The All-Star break wasn’t exactly the healing salve the Clippers had hoped it would be for J.J. Redick.
The veteran guard, who had what the Clippers were calling a hip injury that cost him the previous four games, actually has a bulging disc in his lower back. So instead of being day-to-day, Clippers coach Doc Rivers said “I don’t have a clue” when Redick could return.
“Until, I guess the (term) would be ‘calms down,’ so he can get his movement back, he’ll be out,” Rivers said. “That could be three days, two weeks, three weeks. No one knows. There’s no set deadline on when he’s coming back. He could be back quick or it could take awhile.”
Redick, who previously missed 21 games with a torn ligament in his wrist, is averaging 15.7 points this season and is shooting 39.6 percent from 3-point range. When he returns, he likely won’t have the same seamless transition back into the starting he had before his latest injury, since this time he can’t run to keep his conditioning up.
Redick has been slowed by several ailments, but the Clippers believe this injury stems from the nasty fall he took in Sacramento on Nov. 29, the same incident that hurt his wrist.
“We’re not going to put him out there ’til he’s feeling great,” Rivers said.
Chris Paul’s return pushes Darren Collison back to the bench. When J.J. Redick (sore hip) returns to the starting lineup, Jamal Crawford will join Collison off the bench.
But will Matt Barnes, who has started 11 games ahead of Jared Dudley, also return to the join the second unit?
“I don’t know yet,” Coach Doc Rivers said. “I did like Duds with Chris and J.J. I think that was a great combination at the beginning of the year and I like the energy of Matt coming off the bench, so we’ll just see.
“I think J.J. and Chris helps Jared the most, that combination. When they were all together Jared, was pretty good. That’s it.”
It seemed like a natural question to ask about the Clippers. After 18 games and a 12-6 record, how would Chris Paul fit back in with his teammates after recovering from a separated shoulder.
Jamal Crawford couldn’t wait.
“I’m excited because I think our team has grown,” Crawford said. “We’ve grown in this stretch. Even some of the losses, they’ve been tough losses. We’ve lost by a combined five points the last two games. I’m excited to grow with bringing back an MVP candidate with what we’ve been doing.”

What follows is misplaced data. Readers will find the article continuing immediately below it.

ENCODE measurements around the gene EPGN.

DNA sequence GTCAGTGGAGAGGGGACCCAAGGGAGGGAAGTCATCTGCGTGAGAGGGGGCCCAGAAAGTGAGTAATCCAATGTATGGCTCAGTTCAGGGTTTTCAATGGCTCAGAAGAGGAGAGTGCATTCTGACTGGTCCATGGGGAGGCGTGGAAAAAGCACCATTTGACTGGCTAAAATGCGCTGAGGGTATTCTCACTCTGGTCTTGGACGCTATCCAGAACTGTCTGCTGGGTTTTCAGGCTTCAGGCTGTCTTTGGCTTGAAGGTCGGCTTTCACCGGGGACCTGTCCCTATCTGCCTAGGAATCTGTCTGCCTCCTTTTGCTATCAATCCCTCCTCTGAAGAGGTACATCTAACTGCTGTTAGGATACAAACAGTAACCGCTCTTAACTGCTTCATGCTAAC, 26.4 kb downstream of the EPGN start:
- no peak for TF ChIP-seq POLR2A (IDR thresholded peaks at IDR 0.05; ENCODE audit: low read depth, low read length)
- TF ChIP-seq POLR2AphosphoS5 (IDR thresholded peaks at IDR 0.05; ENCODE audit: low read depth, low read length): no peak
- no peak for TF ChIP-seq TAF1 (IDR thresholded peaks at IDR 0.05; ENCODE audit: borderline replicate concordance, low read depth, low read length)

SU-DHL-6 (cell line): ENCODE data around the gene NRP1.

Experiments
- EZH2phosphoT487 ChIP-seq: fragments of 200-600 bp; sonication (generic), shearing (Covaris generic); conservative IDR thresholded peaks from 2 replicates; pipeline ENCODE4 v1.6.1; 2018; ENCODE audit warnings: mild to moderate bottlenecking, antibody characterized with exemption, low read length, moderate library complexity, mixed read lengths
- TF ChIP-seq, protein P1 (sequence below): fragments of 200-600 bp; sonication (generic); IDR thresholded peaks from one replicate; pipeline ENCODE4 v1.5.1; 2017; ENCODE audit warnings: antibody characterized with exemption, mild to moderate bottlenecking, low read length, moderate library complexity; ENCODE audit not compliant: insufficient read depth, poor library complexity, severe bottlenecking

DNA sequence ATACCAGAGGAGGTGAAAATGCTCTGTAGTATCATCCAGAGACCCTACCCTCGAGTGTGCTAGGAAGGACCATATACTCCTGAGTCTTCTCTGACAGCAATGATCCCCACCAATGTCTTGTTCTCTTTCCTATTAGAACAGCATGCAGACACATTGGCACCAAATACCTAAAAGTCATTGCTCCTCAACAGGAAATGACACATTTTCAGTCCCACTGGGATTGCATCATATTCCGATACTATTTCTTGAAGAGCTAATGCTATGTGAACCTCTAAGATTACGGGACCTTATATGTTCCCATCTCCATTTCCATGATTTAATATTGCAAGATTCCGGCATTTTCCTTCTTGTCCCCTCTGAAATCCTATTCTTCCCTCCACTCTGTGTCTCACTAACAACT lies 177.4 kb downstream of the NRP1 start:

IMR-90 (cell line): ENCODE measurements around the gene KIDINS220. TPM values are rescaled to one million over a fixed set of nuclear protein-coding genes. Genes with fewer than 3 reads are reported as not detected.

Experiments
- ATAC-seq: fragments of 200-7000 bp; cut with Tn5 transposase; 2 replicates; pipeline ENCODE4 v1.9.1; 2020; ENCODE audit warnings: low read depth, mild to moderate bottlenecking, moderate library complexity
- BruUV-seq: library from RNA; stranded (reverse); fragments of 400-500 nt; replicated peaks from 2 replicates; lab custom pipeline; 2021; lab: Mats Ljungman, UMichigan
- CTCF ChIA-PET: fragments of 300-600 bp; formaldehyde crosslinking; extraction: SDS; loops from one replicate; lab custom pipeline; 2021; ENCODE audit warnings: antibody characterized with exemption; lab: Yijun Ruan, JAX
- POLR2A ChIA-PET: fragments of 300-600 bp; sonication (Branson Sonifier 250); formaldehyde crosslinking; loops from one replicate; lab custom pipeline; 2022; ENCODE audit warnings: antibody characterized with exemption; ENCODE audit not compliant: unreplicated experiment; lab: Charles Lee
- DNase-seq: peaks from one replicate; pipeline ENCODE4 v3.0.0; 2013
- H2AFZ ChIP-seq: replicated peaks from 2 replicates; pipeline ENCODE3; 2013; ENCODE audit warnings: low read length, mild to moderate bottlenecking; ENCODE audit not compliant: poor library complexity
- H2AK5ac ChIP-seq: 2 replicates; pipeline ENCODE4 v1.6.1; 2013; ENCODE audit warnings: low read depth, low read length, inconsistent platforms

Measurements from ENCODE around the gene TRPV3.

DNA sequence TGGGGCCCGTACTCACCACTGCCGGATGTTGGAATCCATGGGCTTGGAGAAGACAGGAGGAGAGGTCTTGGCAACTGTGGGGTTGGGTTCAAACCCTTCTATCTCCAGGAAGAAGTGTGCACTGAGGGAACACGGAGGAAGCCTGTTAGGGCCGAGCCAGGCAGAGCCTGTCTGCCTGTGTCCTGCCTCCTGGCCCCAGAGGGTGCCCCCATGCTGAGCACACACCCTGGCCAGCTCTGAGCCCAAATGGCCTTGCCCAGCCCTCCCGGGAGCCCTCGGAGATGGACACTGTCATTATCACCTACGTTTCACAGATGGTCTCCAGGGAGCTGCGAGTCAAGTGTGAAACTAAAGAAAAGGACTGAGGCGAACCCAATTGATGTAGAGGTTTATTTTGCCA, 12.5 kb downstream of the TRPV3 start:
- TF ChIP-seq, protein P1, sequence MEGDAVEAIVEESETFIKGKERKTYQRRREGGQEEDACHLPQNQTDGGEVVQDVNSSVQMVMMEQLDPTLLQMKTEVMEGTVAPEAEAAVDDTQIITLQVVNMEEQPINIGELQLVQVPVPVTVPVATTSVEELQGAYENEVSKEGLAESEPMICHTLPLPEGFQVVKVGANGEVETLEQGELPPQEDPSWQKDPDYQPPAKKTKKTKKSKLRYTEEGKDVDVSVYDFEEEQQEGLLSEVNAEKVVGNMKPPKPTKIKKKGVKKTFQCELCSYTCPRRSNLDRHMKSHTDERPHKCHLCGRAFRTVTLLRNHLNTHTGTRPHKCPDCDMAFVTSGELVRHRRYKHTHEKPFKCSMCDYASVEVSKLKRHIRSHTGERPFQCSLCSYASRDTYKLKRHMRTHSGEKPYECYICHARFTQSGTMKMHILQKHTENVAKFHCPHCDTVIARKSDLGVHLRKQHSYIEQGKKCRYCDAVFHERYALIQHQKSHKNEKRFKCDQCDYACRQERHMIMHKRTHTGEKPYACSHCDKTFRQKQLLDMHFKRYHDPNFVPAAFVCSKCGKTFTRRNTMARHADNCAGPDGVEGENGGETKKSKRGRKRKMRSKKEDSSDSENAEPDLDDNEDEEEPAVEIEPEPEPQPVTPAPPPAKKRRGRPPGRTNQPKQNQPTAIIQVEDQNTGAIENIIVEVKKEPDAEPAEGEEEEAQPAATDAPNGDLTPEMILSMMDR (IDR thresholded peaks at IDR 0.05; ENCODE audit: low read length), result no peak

Perhaps Crawford didn’t anticipate a 43-point lead the way they charged through the Philadelphia 76ers Sunday at Staples Center.
But there will be a difference in the Clippers. Blake Griffin’s steady improvement has included a new facet to his game, bringing the ball upcourt to help the guards.
“The only thing we did did different was outlet more to Blake, which I think will really help Chris,” Clippers coach Doc Rivers said. “To expect Chris to push it up every time is hard and I think Darren (Collison) kind of didn’t want to do it and so that was why he was a cheerleader of ‘Throw it ahead to Blake.’
“It will make us even better now because Chris can push it and Blake can push it and it will actually in some ways make us even more dangerous.”
Chris Paul is still aiming for a return on Sunday after missing 18 games with a shoulder separation. There was early conjecture that Paul might be ready on Friday.
J.J. Redick (hip) missed his second consecutive game, but figures to be back when the Clippers face Philadelphia.
Rivers said the Clippers will not have a shootaround Sunday because of the earlier tip-off, but instead will likely shoot on Saturday.
“We’re going to have something (resembling a practice),”Coach Doc Rivers said. “I don’t know if it will be called a practice, but we’re going to get together as a unit because it’s a 6:30 game on Sunday so that’s a hard day to have a shootaround. It’ll be more of a shootaround. For guys like Chris and J.J., we’ll do something so they can be active.”
Doc Rivers won’t let his role as Clippers coach/semi-GM get in the way even in the sometimes harried weeks leading up to the NBA trading deadline.
“It won’t change. I’ll do my job,” Rivers said Friday before the Clippers took on Toronto at Staples Center. “I’m going to say 75 percent of that (trade talk) is ridiculous. The players have been around long enough to understand. Some haven’t/ There are special cases where you can tell chatter affects them, and you may grab one or two of them but I won’t change the way I handle that.”
The Clippers of course, have been part of the speculation surrounding anything from LeBron James’ future to a possible Jared Dudley deal, among other rumors.
Rivers, also the senior vice president of basketball operations, mainly allows vice president Gary Sacks to do the wheeling and dealing, if there is any. But the coach also knows his counsel will be in demand.
In Boston, Rivers had Danny Ainge take care of the business end with the Celtics.
“It’ll be interesting, it’s obviously heated up, the calls,” Rivers said. “But Gary Sacks handles most of those. The difference is we probably talk more now. We talk every day, but other than that it doesn’t change much.
“I’m going to coach the team and my job is to make the team better if I can but it won’t change a lot. The difference, I guess, is if there is something, I’ll be on the phone instead of not having to deal with it over the last nine years.”
Chris Paul, who must play in at least one game before the All-Star Game in order to be eligible to play in the event, is mere days away from returning after dislocating his shoulder.
“He didn’t really go through shootaround but he went through some 1-on-1′s today and looked pretty good so I think he’s very close,” Coach Doc Rivers said. “I don’t want to give a day. I don’t think he’ll play Friday, but he could play after that, but I don’t know that.
“Today in 1-on-1′s he took contact, but it’s still not 5-on-5. We may go tomorrow or Saturday just to get him some contact.”